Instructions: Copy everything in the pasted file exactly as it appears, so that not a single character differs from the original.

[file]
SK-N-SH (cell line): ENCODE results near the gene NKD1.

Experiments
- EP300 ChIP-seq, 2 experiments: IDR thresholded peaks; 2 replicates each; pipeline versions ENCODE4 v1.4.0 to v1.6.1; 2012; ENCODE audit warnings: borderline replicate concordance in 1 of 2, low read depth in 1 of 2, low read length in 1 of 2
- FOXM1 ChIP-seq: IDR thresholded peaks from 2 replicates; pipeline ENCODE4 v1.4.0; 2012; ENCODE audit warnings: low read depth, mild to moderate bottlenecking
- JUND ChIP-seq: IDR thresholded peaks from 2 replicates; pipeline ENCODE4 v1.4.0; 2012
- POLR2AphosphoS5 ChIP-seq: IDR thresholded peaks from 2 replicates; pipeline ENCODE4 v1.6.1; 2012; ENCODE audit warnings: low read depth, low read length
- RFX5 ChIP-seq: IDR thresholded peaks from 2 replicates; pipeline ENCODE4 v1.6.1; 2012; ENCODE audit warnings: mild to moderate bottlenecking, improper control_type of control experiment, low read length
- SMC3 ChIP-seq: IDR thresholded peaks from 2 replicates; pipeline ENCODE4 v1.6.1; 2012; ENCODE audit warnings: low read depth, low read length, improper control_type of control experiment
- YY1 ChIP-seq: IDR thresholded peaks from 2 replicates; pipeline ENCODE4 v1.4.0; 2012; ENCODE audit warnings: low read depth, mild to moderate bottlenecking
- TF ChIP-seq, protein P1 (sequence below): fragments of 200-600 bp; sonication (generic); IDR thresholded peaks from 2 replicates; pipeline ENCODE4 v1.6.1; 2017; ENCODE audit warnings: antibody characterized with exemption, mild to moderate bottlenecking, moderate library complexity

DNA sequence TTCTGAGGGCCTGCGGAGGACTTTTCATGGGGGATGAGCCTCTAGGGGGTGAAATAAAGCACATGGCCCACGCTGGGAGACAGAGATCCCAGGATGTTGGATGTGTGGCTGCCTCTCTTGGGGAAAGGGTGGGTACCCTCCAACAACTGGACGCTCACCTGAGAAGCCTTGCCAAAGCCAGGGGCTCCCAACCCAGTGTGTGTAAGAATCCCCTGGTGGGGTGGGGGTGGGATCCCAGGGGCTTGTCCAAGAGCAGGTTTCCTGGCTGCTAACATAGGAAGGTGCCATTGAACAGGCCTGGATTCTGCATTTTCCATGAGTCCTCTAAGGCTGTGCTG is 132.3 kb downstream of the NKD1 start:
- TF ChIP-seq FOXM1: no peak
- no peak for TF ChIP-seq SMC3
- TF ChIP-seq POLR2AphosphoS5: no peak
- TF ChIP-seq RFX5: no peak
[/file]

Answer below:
SK-N-SH (cell line): ENCODE results near the gene NKD1.

Experiments
- EP300 ChIP-seq, 2 experiments: IDR thresholded peaks; 2 replicates each; pipeline versions ENCODE4 v1.4.0 to v1.6.1; 2012; ENCODE audit warnings: borderline replicate concordance in 1 of 2, low read depth in 1 of 2, low read length in 1 of 2
- FOXM1 ChIP-seq: IDR thresholded peaks from 2 replicates; pipeline ENCODE4 v1.4.0; 2012; ENCODE audit warnings: low read depth, mild to moderate bottlenecking
- JUND ChIP-seq: IDR thresholded peaks from 2 replicates; pipeline ENCODE4 v1.4.0; 2012
- POLR2AphosphoS5 ChIP-seq: IDR thresholded peaks from 2 replicates; pipeline ENCODE4 v1.6.1; 2012; ENCODE audit warnings: low read depth, low read length
- RFX5 ChIP-seq: IDR thresholded peaks from 2 replicates; pipeline ENCODE4 v1.6.1; 2012; ENCODE audit warnings: mild to moderate bottlenecking, improper control_type of control experiment, low read length
- SMC3 ChIP-seq: IDR thresholded peaks from 2 replicates; pipeline ENCODE4 v1.6.1; 2012; ENCODE audit warnings: low read depth, low read length, improper control_type of control experiment
- YY1 ChIP-seq: IDR thresholded peaks from 2 replicates; pipeline ENCODE4 v1.4.0; 2012; ENCODE audit warnings: low read depth, mild to moderate bottlenecking
- TF ChIP-seq, protein P1 (sequence below): fragments of 200-600 bp; sonication (generic); IDR thresholded peaks from 2 replicates; pipeline ENCODE4 v1.6.1; 2017; ENCODE audit warnings: antibody characterized with exemption, mild to moderate bottlenecking, moderate library complexity

DNA sequence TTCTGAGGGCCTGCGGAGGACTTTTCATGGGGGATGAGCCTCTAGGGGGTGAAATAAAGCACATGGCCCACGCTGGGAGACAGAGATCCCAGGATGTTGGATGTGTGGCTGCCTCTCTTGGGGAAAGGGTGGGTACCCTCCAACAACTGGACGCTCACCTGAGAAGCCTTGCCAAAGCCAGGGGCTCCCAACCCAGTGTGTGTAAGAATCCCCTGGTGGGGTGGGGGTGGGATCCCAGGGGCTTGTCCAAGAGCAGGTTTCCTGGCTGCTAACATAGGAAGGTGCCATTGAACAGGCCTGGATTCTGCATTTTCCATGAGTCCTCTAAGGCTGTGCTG is 132.3 kb downstream of the NKD1 start:
- TF ChIP-seq FOXM1: no peak
- no peak for TF ChIP-seq SMC3
- TF ChIP-seq POLR2AphosphoS5: no peak
- TF ChIP-seq RFX5: no peak